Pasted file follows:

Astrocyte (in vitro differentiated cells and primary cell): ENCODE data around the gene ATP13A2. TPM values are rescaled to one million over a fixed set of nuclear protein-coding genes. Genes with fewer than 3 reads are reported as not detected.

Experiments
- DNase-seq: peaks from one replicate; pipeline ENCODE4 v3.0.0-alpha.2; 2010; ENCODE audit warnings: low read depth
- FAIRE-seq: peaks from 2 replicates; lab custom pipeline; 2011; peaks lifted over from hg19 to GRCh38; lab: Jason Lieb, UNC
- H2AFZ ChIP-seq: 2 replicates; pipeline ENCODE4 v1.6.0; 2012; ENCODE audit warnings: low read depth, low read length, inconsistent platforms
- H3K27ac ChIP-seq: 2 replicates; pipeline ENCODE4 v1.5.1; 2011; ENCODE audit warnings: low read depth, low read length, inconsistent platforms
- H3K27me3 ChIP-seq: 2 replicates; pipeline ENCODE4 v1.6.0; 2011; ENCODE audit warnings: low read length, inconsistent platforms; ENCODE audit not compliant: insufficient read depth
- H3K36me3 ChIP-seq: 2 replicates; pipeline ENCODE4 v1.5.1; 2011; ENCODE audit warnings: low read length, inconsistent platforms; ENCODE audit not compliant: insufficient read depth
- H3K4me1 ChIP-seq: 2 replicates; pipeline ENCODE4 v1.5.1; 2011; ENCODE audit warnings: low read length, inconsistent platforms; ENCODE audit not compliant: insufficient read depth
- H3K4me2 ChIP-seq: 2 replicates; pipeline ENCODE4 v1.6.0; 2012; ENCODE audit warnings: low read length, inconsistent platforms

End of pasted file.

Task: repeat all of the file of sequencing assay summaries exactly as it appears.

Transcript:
Astrocyte (in vitro differentiated cells and primary cell): ENCODE data around the gene ATP13A2. TPM values are rescaled to one million over a fixed set of nuclear protein-coding genes. Genes with fewer than 3 reads are reported as not detected.

Experiments
- DNase-seq: peaks from one replicate; pipeline ENCODE4 v3.0.0-alpha.2; 2010; ENCODE audit warnings: low read depth
- FAIRE-seq: peaks from 2 replicates; lab custom pipeline; 2011; peaks lifted over from hg19 to GRCh38; lab: Jason Lieb, UNC
- H2AFZ ChIP-seq: 2 replicates; pipeline ENCODE4 v1.6.0; 2012; ENCODE audit warnings: low read depth, low read length, inconsistent platforms
- H3K27ac ChIP-seq: 2 replicates; pipeline ENCODE4 v1.5.1; 2011; ENCODE audit warnings: low read depth, low read length, inconsistent platforms
- H3K27me3 ChIP-seq: 2 replicates; pipeline ENCODE4 v1.6.0; 2011; ENCODE audit warnings: low read length, inconsistent platforms; ENCODE audit not compliant: insufficient read depth
- H3K36me3 ChIP-seq: 2 replicates; pipeline ENCODE4 v1.5.1; 2011; ENCODE audit warnings: low read length, inconsistent platforms; ENCODE audit not compliant: insufficient read depth
- H3K4me1 ChIP-seq: 2 replicates; pipeline ENCODE4 v1.5.1; 2011; ENCODE audit warnings: low read length, inconsistent platforms; ENCODE audit not compliant: insufficient read depth
- H3K4me2 ChIP-seq: 2 replicates; pipeline ENCODE4 v1.6.0; 2012; ENCODE audit warnings: low read length, inconsistent platforms